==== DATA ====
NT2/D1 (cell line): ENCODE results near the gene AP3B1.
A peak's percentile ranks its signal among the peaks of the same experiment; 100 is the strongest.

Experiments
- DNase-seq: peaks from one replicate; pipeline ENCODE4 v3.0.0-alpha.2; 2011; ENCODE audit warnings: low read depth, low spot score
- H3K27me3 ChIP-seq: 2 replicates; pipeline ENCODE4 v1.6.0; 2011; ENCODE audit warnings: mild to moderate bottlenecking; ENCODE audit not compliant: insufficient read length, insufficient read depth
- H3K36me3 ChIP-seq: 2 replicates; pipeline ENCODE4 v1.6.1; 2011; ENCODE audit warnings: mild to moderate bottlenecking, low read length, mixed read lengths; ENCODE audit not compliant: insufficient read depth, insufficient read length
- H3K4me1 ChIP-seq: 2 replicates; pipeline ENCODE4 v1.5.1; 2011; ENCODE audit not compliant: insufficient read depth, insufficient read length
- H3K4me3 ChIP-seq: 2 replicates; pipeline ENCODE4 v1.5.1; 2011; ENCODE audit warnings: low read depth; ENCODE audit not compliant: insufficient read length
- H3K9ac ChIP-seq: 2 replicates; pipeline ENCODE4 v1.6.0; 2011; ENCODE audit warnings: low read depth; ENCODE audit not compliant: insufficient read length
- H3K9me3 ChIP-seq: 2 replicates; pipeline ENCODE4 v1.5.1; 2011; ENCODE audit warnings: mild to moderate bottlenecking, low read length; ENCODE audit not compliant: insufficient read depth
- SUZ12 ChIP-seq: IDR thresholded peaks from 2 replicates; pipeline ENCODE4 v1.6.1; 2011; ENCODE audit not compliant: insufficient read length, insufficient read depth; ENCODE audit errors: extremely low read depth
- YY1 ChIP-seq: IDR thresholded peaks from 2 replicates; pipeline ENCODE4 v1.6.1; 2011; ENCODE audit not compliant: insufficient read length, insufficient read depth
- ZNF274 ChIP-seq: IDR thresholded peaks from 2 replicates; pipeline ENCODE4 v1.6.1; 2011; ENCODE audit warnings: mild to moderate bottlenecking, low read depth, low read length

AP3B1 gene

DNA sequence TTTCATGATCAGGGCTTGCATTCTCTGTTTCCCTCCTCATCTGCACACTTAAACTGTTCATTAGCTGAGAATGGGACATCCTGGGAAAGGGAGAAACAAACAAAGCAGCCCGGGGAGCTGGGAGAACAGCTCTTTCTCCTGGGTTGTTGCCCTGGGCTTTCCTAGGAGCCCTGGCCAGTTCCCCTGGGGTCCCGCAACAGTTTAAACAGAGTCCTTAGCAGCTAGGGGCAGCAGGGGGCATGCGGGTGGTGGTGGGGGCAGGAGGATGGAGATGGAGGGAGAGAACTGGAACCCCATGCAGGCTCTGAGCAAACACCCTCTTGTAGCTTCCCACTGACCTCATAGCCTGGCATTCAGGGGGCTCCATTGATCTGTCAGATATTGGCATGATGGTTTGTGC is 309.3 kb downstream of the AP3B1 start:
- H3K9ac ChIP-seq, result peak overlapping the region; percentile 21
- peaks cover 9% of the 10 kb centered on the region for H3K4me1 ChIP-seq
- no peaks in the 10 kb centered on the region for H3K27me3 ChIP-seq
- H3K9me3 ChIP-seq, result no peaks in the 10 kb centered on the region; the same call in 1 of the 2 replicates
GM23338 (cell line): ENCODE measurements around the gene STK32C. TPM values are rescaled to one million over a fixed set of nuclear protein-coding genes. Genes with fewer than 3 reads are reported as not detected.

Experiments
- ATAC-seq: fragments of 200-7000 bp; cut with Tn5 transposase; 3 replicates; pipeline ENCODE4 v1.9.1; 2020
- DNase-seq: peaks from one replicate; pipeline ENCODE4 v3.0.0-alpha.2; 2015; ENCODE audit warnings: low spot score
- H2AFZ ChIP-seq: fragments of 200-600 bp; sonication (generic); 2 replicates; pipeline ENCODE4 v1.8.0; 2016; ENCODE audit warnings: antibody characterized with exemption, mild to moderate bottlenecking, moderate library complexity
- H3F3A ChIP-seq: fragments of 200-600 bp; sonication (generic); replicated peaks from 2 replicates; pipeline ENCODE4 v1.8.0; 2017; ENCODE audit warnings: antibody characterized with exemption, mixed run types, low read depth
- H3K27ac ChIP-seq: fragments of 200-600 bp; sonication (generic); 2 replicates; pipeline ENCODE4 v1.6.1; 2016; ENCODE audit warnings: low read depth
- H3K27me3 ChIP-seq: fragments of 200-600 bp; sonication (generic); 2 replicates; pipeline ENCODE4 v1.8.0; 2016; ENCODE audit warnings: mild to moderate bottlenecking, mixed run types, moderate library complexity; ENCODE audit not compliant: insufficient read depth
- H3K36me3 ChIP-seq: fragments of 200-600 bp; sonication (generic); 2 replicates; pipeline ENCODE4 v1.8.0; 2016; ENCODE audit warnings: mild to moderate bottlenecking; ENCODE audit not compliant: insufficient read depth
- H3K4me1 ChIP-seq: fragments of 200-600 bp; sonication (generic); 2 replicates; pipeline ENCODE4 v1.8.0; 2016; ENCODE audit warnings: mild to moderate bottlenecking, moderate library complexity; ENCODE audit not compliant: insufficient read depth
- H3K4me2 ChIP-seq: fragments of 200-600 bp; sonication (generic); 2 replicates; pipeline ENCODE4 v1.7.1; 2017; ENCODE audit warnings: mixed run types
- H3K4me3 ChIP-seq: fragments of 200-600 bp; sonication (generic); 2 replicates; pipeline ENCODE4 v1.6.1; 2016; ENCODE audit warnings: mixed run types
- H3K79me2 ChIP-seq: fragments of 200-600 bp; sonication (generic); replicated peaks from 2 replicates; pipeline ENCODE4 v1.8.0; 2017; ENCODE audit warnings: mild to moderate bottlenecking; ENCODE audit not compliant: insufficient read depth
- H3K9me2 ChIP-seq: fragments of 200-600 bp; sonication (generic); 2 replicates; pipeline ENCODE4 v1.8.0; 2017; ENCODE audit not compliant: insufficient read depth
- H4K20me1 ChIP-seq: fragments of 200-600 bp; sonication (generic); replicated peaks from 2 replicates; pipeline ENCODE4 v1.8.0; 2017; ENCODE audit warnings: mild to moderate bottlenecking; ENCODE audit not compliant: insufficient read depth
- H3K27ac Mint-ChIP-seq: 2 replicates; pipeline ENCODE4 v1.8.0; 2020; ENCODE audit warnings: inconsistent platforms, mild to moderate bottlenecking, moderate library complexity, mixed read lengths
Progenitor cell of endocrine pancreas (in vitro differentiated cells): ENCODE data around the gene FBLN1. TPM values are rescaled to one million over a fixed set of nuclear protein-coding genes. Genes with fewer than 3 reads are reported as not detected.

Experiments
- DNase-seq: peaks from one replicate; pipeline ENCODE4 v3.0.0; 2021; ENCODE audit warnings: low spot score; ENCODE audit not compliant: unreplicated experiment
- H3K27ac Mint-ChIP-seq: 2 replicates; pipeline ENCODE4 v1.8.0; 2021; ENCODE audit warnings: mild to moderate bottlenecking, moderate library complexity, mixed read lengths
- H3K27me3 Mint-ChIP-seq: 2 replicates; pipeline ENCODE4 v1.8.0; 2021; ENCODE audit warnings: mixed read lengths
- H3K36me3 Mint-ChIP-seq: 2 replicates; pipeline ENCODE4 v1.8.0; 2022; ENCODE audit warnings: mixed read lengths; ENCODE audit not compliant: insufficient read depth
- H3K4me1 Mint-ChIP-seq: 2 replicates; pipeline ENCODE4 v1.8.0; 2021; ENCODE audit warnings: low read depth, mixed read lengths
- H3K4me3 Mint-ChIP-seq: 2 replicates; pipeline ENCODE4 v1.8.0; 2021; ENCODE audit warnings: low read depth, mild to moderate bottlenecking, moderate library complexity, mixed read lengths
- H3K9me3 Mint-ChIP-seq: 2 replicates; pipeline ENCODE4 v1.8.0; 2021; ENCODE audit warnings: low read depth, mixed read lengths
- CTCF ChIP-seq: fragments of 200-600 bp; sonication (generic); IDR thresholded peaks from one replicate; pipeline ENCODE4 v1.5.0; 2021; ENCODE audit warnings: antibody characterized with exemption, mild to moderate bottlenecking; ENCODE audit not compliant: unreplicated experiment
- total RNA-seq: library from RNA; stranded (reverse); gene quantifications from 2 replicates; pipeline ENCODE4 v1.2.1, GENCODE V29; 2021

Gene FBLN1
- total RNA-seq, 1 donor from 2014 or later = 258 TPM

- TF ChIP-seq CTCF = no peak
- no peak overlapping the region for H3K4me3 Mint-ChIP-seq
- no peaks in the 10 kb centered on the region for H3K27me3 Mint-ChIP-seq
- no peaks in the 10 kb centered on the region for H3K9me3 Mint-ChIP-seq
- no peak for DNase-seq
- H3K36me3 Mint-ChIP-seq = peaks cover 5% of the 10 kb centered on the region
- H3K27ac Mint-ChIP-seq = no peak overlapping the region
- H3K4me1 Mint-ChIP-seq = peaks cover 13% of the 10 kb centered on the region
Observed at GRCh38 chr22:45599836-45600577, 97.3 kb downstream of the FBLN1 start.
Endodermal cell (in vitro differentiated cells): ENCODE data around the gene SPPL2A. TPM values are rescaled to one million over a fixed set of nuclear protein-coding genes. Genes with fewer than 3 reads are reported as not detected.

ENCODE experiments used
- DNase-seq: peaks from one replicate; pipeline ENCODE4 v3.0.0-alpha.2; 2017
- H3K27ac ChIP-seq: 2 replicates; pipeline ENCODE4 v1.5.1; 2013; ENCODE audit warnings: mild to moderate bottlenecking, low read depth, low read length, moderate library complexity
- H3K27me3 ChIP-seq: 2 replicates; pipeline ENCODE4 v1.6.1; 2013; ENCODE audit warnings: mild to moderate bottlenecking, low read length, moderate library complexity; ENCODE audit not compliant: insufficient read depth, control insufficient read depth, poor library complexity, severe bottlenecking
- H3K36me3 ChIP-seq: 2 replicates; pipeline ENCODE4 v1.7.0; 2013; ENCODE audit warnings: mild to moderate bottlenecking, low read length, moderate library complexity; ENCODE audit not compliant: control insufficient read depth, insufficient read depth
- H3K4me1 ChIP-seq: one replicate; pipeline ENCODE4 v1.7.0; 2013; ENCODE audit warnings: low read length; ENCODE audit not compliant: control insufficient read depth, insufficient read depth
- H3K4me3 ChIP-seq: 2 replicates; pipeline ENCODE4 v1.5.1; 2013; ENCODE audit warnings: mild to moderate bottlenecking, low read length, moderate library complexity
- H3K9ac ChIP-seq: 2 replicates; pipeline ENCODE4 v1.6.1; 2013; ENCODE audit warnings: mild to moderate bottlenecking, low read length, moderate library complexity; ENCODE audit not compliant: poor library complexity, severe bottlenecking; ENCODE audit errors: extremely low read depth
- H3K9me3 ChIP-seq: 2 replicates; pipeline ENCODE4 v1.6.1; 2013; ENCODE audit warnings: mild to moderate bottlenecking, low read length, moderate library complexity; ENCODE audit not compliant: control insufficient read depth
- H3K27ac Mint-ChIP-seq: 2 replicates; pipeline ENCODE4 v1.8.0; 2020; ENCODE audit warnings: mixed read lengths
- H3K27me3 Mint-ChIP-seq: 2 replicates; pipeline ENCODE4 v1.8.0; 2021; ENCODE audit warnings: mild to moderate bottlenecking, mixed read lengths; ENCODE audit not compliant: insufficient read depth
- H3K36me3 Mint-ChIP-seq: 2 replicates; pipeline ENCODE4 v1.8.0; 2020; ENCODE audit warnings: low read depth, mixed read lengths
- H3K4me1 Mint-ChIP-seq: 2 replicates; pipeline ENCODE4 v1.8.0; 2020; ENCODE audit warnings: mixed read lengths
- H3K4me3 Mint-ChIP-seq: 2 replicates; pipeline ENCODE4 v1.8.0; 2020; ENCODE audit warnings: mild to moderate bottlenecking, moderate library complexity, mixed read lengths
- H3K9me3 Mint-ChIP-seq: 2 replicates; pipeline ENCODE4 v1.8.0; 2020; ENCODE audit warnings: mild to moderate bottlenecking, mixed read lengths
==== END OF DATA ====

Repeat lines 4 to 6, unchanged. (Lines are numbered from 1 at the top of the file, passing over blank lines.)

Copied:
- DNase-seq: peaks from one replicate; pipeline ENCODE4 v3.0.0-alpha.2; 2011; ENCODE audit warnings: low read depth, low spot score
- H3K27me3 ChIP-seq: 2 replicates; pipeline ENCODE4 v1.6.0; 2011; ENCODE audit warnings: mild to moderate bottlenecking; ENCODE audit not compliant: insufficient read length, insufficient read depth
- H3K36me3 ChIP-seq: 2 replicates; pipeline ENCODE4 v1.6.1; 2011; ENCODE audit warnings: mild to moderate bottlenecking, low read length, mixed read lengths; ENCODE audit not compliant: insufficient read depth, insufficient read length